Product Details

THE DEATH OF MISTER LAZARESCU (2005)

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- “Ranks among the greatest works of cinematic humanism of our time.” The Times, UK - “A truly great movie.” Mike Leigh - “One of the very best of the year…unmissable.” Evening Standard - “A thorny masterpiece.” New York Times


More Details
Catalogue No. ACC0113
SRP A$29.95
APN 9333723001131
DVD Release Date 19 Feb 2009
Director Cristi Puiu
Producer Bobby Paunescu
Cast Ion Fiscuteanu
Genre Drama
Rating M (Infrequent coarse language)
Run Time 150 mins.
Visual Format 1.85:1
Audio Format Dolby 2.0
Language Romanian (Optional English)
Special Features Director's Interview (approx. 45 mins.)
Quotes - “Ranks among the greatest works of cinematic humanism of our time.” The Times, UK - “A truly great movie.” Mike Leigh - “One of the very best of the year…unmissable.” Evening Standard - “A thorny masterpiece.” New York Times
Awards * WINNER UN CERTAIN REGARD – Cannes Film Festival 2005 * WINNER Fipresci Award – Palm Springs International Film Festival * WINNER Special Jury Prize – Chicago International Film Festival * OFFICIAL SELECTION – Toronto International Film Festival * OFFICIAL SELECTION – New York Film Festival * NOMINATED Best Foreign Film – Independent Spirit Awards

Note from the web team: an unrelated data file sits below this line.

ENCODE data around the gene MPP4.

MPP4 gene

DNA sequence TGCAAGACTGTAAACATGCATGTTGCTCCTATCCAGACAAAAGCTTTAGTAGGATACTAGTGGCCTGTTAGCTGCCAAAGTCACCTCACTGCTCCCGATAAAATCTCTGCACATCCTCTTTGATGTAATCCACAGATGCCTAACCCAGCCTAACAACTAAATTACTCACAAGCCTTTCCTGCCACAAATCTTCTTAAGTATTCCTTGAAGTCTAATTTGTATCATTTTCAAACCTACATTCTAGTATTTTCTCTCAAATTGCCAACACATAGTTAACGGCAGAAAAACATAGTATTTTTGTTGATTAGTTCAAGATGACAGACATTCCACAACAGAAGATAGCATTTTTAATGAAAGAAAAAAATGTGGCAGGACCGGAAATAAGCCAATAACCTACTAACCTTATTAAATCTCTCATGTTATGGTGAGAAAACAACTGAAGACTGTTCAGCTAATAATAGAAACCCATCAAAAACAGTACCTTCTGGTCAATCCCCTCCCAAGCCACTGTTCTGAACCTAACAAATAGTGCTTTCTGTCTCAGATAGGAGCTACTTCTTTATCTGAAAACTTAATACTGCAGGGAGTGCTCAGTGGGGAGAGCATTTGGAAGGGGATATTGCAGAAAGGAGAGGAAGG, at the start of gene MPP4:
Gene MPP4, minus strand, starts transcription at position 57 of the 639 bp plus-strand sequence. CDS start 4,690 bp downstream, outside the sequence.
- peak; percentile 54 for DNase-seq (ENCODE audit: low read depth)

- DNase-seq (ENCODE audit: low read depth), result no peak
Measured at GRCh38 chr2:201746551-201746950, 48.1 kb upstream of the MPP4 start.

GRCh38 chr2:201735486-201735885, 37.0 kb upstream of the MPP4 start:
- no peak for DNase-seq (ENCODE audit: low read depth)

Synopsis
Internationally acclaimed as one of the best films of the past decade, THE DEATH OF MR LAZARESCU explores the dire consequences of an ailing medical system in Romania and the one man who bears the brunt of it all. Mr Lazarescu is a 63-year-old widower who shares his apartment with his three cats and who drinks to excess on a regular basis affecting his health. Suffering from pains in his head and his stomach, he calls for an ambulance to take him to the local hospital. Hindered by a major bus accident the medics eventually arrive and so begins a long and increasingly frustrating night.

Shuffled from pillar to post, he becomes wearier and weaker in the face of the medical profession’s bureaucracy and casual inefficiency. A succession of colourful characters permeates the film and the combination of dry humour and ‘scapel sharp’ satire make this one of the year’s most deeply affecting films.
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